On Monday August 16, a day after the Taliban completed their takeover of Kabul, China’s Foreign Ministry Spokesperson Hua Chunying was asked during a press conference if Beijing would recognize a Taliban-led Afghan government. Hua replied, “We are ready to continue to develop good-neighborliness and friendly cooperation with Afghanistan and play a constructive role in Afghanistan’s peace and reconstruction,” but then added, “We hope the Afghan Taliban can form solidarity with all factions and ethnic groups in Afghanistan and build a broad-based and inclusive political structure suited to the national realities,” indicating that Beijing’s path to recognizing the new power in Kabul may be more complicated than it appears. That formal recognition would not be coming immediately to the Taliban was further confirmed Wednesday as spokesperson Zhao Lijian said, “It is customary international practice that the recognition of a government comes after its formation.”
This back and forth elicits the question of when will the Chinese government recognize the Taliban regime? China holds small but significant interests in Afghanistan, connected as that country is to the stability of neighboring Pakistan, home to approximately $60 billion worth of Chinese Belt and Road Initiative (BRI) investment. Chinese companies are anxious to develop some of Afghanistan’s under-utilized natural resources, including metal deposits and rare earth minerals. Chinese actors have noted such opportunities this week, with one former vice minister of the Ministry of Commerce noting on August 17 that “Chinese companies entering the Afghan market at this time are best situated for win-win cooperation.” Despite such hopes, the comments by Hua and Zhao indicate that Beijing remains concerned that Taliban control will create instability in the region. China’s fears of Islamist extremism among its Uyghur population in its northwestern Xinjiang province—which borders Afghanistan—has deepened in recent years as the government has pursued a heavy-handed crackdown on its Muslim minorities.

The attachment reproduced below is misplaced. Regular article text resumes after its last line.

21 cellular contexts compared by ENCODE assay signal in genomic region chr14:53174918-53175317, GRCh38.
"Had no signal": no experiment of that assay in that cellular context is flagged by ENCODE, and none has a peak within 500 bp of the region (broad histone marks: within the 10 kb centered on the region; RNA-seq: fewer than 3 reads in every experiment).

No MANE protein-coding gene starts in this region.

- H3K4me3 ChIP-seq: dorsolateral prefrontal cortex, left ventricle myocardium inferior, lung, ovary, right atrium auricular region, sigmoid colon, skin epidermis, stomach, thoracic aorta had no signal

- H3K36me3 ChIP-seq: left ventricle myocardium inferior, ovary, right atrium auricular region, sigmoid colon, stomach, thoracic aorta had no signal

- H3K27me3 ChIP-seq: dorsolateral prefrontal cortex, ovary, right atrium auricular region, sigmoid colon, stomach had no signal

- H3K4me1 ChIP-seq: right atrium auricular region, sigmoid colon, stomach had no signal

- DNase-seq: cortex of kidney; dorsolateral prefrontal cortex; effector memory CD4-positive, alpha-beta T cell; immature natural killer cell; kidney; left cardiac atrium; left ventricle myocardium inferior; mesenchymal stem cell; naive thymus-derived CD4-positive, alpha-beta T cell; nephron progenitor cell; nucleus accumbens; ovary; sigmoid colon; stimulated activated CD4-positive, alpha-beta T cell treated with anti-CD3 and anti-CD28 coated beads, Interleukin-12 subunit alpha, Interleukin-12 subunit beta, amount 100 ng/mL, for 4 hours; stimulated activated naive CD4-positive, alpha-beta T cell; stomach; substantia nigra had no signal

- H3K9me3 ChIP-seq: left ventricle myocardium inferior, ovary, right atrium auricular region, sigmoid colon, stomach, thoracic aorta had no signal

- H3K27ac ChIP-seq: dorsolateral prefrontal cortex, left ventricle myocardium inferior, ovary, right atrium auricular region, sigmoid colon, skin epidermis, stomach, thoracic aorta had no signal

Ultimately, China will continue to engage with the Taliban and will likely recognize the government the movement eventually forms. Ideally for Beijiing, this government would include enough opposition figures and representatives of Afghanistan’s minority groups to maintain some semblance of credibility and stability. If the Taliban is unable to consolidate its position and maintain buy-in from enough of the country’s contentious factions, it is likely that a new civil war will break out. Such a scenario would require a higher degree of Chinese involvement than has been seen before, and thus is a situation that Beijing will diligently seek to avoid.